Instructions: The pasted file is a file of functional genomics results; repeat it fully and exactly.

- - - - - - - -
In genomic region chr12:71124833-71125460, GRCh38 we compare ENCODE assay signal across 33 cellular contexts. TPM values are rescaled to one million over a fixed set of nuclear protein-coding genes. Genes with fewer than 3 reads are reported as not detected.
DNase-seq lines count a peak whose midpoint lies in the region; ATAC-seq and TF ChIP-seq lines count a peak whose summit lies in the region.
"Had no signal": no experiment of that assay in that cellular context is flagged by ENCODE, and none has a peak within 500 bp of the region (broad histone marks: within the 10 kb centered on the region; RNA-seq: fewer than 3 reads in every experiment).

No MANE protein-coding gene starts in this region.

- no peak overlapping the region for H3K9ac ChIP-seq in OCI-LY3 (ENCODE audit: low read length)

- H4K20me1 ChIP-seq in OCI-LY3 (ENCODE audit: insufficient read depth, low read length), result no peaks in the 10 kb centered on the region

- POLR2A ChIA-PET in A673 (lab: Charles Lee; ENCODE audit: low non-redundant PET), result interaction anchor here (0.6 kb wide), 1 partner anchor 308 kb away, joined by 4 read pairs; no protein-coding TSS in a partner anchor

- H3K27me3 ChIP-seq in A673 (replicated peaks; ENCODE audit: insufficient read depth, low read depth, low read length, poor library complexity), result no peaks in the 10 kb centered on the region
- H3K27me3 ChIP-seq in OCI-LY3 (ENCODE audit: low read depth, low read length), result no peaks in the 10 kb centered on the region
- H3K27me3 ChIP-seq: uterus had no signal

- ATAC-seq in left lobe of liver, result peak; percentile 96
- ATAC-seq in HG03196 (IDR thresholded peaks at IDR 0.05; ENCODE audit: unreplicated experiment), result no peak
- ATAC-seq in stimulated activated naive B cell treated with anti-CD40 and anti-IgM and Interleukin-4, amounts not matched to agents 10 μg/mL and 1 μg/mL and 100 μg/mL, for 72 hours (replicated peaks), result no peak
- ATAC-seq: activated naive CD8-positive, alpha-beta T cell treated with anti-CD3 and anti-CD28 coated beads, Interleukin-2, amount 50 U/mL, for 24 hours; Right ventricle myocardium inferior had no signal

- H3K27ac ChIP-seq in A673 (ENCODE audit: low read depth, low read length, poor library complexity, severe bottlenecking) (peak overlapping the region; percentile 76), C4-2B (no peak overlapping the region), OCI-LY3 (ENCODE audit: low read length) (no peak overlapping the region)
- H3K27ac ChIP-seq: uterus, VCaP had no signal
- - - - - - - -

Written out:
In genomic region chr12:71124833-71125460, GRCh38 we compare ENCODE assay signal across 33 cellular contexts. TPM values are rescaled to one million over a fixed set of nuclear protein-coding genes. Genes with fewer than 3 reads are reported as not detected.
DNase-seq lines count a peak whose midpoint lies in the region; ATAC-seq and TF ChIP-seq lines count a peak whose summit lies in the region.
"Had no signal": no experiment of that assay in that cellular context is flagged by ENCODE, and none has a peak within 500 bp of the region (broad histone marks: within the 10 kb centered on the region; RNA-seq: fewer than 3 reads in every experiment).

No MANE protein-coding gene starts in this region.

- no peak overlapping the region for H3K9ac ChIP-seq in OCI-LY3 (ENCODE audit: low read length)

- H4K20me1 ChIP-seq in OCI-LY3 (ENCODE audit: insufficient read depth, low read length), result no peaks in the 10 kb centered on the region

- POLR2A ChIA-PET in A673 (lab: Charles Lee; ENCODE audit: low non-redundant PET), result interaction anchor here (0.6 kb wide), 1 partner anchor 308 kb away, joined by 4 read pairs; no protein-coding TSS in a partner anchor

- H3K27me3 ChIP-seq in A673 (replicated peaks; ENCODE audit: insufficient read depth, low read depth, low read length, poor library complexity), result no peaks in the 10 kb centered on the region
- H3K27me3 ChIP-seq in OCI-LY3 (ENCODE audit: low read depth, low read length), result no peaks in the 10 kb centered on the region
- H3K27me3 ChIP-seq: uterus had no signal

- ATAC-seq in left lobe of liver, result peak; percentile 96
- ATAC-seq in HG03196 (IDR thresholded peaks at IDR 0.05; ENCODE audit: unreplicated experiment), result no peak
- ATAC-seq in stimulated activated naive B cell treated with anti-CD40 and anti-IgM and Interleukin-4, amounts not matched to agents 10 μg/mL and 1 μg/mL and 100 μg/mL, for 72 hours (replicated peaks), result no peak
- ATAC-seq: activated naive CD8-positive, alpha-beta T cell treated with anti-CD3 and anti-CD28 coated beads, Interleukin-2, amount 50 U/mL, for 24 hours; Right ventricle myocardium inferior had no signal

- H3K27ac ChIP-seq in A673 (ENCODE audit: low read depth, low read length, poor library complexity, severe bottlenecking) (peak overlapping the region; percentile 76), C4-2B (no peak overlapping the region), OCI-LY3 (ENCODE audit: low read length) (no peak overlapping the region)
- H3K27ac ChIP-seq: uterus, VCaP had no signal